Yet, the move is in keeping with the Obama administration’s diligent refusal to share public information about those U.S. drone wars and those killed in the attacks. A modest initiative in the U.S. Senate that would have forced the U.S. government to publicly report and identify those killed by U.S. drone strikes overseas failed last November.

While the Obama administration has repeatedly claimed that civilian deaths in drone strikes are minimal, the Bureau of Investigative Journalism documents alarming rates of civilian deaths by covert U.S. attacks in Yemen, Pakistan, and Somalia. Furthermore, in a 21-page report released earlier this month, UN special rapporteur on human rights Ben Emmerson identifies drone strikes in Afghanistan, Pakistan, Yemen, Somalia, and Gaza in which civilians were killed, injured, or threatened in drone attacks by the U.S. and close ally Israel.

The U.S. still has not answered for numerous high-profile attacks, including a December 2013 U.S. drone strike on a recent wedding procession in Yemen near the city of Rad’a that left 12 people dead and at least 15 wounded.

The boycott of the talks comes as the U.S. escalates its covert drone war in Yemen, with at least seven suspected strikes in the first two weeks of March.

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Clinton: ‘Let’s Be Clear,’ Military Option for Iran ‘on the Table’


Likely presidential candidate calls I$raHelli government policies exemplary as she receives lifetime achievement award from American Jewish Congress

– Jon Queally

Former Secretary of State Hillary Rodham Clinton speaks after receiving the American Jewish Congress’ lifetime achievement award on Wednesday, March 19, 2014, in New York. Clinton spoke at the group’s gala and emphasized the longstanding relationship between the United States and Israel, and also spoke about the negotiations process with Iran. (Photo: Jin Lee, AP)Commenting on the ongoing talks between Iran and the P5+1 nations over the nation’s nuclear program and ongoing western sanctions, former Secretary of State and likely presidential candidate Hillary Clinton told a largely pro-Israel crowd on Wednesday that she is “personally skeptical” of Iran’s stated commitments and that, in her eyes, “all options”—including military ones—should be part of U.S. policy towards Tehran if talks fail.

“Let’s be clear,” she said, “every other option does remain on the table.”

Two days of negotiations between Iran, the US, Russia, China, UK, France, and Germany concluded in Vienna on Wednesday with progress, but no final settlement as of yet. Some diplomats leaving the latest round expressed optimism about prospects for a final deal. But Clinton, from her vantage in New York, expressed her continued doubts that diplomatic efforts can succeed.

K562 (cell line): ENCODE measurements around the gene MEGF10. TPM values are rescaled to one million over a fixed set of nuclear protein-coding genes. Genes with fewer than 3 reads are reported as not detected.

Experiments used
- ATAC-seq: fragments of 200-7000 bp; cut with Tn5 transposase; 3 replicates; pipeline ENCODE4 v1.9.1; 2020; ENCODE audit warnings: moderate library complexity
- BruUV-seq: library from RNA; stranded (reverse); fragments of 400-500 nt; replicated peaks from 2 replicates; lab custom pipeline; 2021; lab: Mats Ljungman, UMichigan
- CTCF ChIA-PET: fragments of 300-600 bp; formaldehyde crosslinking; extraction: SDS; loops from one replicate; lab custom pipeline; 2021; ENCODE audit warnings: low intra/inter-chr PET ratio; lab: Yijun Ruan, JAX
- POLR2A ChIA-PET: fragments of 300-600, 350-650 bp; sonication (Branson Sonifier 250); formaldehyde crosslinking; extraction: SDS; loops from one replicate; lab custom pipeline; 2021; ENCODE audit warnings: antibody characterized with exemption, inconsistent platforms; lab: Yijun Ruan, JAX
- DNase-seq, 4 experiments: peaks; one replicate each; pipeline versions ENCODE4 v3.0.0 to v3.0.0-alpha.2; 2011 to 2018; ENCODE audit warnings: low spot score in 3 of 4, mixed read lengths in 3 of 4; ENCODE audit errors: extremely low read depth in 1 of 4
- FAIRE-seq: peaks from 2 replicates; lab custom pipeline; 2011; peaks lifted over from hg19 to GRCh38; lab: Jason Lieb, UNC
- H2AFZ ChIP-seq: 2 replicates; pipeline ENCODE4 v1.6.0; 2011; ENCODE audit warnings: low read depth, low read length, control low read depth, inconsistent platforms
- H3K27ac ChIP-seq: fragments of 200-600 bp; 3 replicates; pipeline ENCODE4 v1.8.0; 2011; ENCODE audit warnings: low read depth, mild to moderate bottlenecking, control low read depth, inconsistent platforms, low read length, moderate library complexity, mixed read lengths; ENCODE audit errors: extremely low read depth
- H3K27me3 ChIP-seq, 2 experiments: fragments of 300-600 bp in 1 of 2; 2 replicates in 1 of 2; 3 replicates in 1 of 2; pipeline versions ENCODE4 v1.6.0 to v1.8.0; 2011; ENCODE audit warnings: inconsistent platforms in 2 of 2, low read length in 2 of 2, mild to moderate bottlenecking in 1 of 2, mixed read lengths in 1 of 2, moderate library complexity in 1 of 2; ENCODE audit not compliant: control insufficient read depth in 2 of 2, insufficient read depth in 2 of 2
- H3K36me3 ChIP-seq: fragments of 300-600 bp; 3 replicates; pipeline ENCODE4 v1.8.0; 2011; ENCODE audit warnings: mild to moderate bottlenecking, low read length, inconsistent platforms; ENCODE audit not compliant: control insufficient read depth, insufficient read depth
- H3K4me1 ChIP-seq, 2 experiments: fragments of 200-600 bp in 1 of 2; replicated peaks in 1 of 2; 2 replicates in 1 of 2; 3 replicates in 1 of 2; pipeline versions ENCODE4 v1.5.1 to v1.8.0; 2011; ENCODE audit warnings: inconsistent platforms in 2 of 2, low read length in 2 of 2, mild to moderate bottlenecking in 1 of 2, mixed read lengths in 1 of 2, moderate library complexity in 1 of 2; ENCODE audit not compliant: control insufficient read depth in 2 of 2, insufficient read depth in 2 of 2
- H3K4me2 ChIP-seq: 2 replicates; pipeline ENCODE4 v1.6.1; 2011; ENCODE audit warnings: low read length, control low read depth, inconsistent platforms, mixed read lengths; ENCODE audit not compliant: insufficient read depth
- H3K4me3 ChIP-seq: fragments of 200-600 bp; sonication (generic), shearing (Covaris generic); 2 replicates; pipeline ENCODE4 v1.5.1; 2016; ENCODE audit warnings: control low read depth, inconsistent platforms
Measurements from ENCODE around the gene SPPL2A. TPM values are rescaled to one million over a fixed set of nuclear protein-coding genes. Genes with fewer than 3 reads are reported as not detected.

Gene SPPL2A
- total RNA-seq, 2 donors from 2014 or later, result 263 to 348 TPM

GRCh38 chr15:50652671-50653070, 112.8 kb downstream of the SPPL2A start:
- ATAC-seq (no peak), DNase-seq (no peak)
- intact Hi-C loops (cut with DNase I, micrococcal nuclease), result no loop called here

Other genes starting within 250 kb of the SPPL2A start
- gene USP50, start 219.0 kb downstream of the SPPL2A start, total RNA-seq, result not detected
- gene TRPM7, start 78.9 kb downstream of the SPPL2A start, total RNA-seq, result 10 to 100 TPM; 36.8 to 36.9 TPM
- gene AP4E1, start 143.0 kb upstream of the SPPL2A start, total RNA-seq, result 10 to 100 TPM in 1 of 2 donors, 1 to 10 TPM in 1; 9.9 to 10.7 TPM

“The odds of reaching that comprehensive agreement are not good,” Clinton said. “I am also personally skeptical that the Iranians would follow through and deliver. I have seen their behavior over the years. But this is a development that is worth testing.”

According to the Washington Post:

In a 30-minute address at an American Jewish Congress gala — where she was honored with a lifetime achievement award by actress Julianna Margulies and serenaded at the dinner table by Israeli singer Liel Kolet — Clinton presented herself as a tough defender of Israel in the Senate and at the State Department.

“When Americans of all faiths look at Israel, we see a homeland for a people long oppressed and a democracy that has to defend itself at every turn,” Clinton said. “In Israel’s story, we see our own.”

Clinton described in detail her role in shaping the country’s policies with regard to Iran from the earliest days of the Obama administration. This is likely to be a focus of her forthcoming memoir, due out this spring, which she teased in a separate speech earlier Wednesday.

Citing the group’s website, the Associated Press describes the the American Jewish Congress is “an association of Jewish Americans seeking to defend Jewish interests through public policy advocacy, using diplomacy, legislation and the court system.”

Though undeclared, Clinton remains the likely frontrunner as the next presidential candidate for the Democratic party, holding commanding leads in all polling on the subject thus far.

Though she has largely demurred from speculation about her possible candidacy, the publication of her upcoming memoir is expected to begin the groundwork for her positioning.

Long known as a hawk on foreign policy issues, Clinton’s vote in favor of the invasion of Iraq under President George W. Bush is largely credited as the issue that lost her the primary race against then Sen. Barack Obama in 2008, as he cast himself as the anti-war candidate in contrast to her record.

Posted in USA, IranComments Off on Clinton: ‘Let’s Be Clear,’ Military Option for Iran ‘on the Table’